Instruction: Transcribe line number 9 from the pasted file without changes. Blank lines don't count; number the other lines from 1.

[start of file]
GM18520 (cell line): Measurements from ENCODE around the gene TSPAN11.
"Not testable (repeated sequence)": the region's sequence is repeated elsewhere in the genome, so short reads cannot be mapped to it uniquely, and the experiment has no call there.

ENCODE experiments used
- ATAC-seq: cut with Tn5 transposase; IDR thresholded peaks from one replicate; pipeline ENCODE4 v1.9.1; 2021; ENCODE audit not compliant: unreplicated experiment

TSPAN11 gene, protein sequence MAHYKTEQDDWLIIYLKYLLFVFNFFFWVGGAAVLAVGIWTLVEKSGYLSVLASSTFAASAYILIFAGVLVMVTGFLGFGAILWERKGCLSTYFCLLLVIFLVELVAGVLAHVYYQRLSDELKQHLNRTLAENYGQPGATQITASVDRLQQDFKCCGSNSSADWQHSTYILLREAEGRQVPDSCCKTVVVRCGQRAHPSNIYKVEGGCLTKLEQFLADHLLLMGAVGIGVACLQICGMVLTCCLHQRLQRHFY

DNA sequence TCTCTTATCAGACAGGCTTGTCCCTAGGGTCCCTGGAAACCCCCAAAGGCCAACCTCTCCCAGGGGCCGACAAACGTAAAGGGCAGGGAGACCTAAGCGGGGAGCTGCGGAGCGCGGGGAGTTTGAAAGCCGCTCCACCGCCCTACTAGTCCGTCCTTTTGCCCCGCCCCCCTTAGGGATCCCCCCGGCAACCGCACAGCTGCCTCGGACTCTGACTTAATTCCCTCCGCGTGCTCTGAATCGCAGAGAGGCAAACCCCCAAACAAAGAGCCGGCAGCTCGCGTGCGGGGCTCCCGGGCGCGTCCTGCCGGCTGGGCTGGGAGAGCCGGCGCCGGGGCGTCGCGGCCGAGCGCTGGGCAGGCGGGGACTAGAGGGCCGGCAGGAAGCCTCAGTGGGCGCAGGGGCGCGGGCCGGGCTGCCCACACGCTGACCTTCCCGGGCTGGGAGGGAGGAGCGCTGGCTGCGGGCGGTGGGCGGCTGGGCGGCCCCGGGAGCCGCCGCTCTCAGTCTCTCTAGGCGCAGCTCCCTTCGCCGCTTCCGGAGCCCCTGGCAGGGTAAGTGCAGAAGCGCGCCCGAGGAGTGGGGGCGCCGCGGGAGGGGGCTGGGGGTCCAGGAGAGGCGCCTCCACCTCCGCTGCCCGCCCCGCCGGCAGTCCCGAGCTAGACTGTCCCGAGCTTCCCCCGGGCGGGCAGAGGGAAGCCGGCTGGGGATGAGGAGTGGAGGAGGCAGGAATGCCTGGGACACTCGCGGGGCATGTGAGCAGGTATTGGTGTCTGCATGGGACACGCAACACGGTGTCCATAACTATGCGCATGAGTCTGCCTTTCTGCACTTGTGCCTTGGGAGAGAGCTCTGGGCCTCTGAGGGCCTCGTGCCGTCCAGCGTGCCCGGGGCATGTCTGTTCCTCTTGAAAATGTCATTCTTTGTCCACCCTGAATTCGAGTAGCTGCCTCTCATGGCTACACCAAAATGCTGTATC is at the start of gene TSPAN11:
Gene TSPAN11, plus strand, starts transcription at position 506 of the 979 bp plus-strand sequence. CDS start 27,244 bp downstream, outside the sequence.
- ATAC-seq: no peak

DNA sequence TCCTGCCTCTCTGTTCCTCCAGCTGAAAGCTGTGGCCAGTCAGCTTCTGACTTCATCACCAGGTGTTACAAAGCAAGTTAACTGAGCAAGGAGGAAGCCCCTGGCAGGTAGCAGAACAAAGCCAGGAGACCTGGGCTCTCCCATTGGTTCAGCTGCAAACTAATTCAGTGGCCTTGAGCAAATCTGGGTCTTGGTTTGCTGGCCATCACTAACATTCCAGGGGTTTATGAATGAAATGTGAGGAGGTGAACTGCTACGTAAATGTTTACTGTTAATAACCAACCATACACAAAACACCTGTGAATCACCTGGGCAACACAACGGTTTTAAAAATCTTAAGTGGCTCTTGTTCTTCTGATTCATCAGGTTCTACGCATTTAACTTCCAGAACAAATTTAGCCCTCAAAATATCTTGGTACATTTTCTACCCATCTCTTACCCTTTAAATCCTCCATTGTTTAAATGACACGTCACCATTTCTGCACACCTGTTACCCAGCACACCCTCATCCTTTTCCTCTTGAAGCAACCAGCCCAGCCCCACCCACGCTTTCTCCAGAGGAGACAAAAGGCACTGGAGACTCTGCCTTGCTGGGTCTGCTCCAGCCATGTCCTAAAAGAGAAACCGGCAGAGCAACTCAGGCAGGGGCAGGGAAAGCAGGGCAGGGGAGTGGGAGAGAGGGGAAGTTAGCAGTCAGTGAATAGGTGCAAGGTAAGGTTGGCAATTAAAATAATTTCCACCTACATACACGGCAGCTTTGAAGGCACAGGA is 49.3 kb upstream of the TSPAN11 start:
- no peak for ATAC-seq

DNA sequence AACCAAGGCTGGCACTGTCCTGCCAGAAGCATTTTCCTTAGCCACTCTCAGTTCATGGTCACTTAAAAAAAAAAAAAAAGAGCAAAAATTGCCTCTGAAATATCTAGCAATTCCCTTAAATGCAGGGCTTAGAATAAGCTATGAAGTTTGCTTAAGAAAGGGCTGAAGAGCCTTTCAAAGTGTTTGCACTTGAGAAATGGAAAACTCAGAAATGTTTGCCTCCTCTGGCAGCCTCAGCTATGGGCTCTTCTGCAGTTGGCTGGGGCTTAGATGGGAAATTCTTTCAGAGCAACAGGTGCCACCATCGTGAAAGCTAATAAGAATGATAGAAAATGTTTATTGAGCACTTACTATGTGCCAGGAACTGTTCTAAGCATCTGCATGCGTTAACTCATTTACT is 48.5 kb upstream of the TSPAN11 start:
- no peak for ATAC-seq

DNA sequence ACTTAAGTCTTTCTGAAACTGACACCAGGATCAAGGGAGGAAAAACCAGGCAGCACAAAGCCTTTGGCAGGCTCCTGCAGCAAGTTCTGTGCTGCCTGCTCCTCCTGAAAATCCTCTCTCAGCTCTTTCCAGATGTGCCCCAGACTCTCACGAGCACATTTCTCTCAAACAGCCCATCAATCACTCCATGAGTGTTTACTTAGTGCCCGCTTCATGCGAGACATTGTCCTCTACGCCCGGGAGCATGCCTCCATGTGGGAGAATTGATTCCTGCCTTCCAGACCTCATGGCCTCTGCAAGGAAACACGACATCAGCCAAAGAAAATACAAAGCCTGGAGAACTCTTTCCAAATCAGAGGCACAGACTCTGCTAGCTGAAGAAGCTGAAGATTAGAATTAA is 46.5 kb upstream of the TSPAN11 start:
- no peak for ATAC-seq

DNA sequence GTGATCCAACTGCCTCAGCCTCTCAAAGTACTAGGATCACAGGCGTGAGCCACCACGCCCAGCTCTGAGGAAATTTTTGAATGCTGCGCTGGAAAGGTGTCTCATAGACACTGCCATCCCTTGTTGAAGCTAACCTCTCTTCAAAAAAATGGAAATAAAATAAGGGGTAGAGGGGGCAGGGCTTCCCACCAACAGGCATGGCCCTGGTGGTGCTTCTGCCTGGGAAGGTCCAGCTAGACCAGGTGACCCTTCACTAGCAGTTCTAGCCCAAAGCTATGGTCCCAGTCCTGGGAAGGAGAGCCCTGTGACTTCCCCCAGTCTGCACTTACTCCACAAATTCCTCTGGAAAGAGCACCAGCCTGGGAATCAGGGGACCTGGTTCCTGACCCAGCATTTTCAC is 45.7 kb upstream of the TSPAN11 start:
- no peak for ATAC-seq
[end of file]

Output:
DNA sequence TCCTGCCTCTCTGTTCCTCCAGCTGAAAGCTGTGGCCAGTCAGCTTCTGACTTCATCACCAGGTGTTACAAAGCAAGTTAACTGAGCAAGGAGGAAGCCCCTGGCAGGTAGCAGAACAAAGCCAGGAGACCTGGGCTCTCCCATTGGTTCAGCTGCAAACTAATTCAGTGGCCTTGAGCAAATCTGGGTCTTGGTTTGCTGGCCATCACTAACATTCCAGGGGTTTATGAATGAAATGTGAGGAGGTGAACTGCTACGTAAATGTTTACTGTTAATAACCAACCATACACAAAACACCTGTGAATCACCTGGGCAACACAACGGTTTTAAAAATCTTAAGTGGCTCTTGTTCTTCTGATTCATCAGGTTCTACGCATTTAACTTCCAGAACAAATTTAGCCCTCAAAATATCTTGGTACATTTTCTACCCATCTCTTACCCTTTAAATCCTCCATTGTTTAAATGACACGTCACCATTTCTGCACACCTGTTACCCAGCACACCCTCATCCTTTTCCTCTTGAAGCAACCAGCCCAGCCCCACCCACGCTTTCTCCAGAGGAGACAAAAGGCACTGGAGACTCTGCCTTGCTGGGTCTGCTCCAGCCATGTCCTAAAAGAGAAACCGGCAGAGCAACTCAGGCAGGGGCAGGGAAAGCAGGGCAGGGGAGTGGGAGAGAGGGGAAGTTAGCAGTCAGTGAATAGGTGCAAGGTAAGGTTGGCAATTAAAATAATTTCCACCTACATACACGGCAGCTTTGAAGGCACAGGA is 49.3 kb upstream of the TSPAN11 start: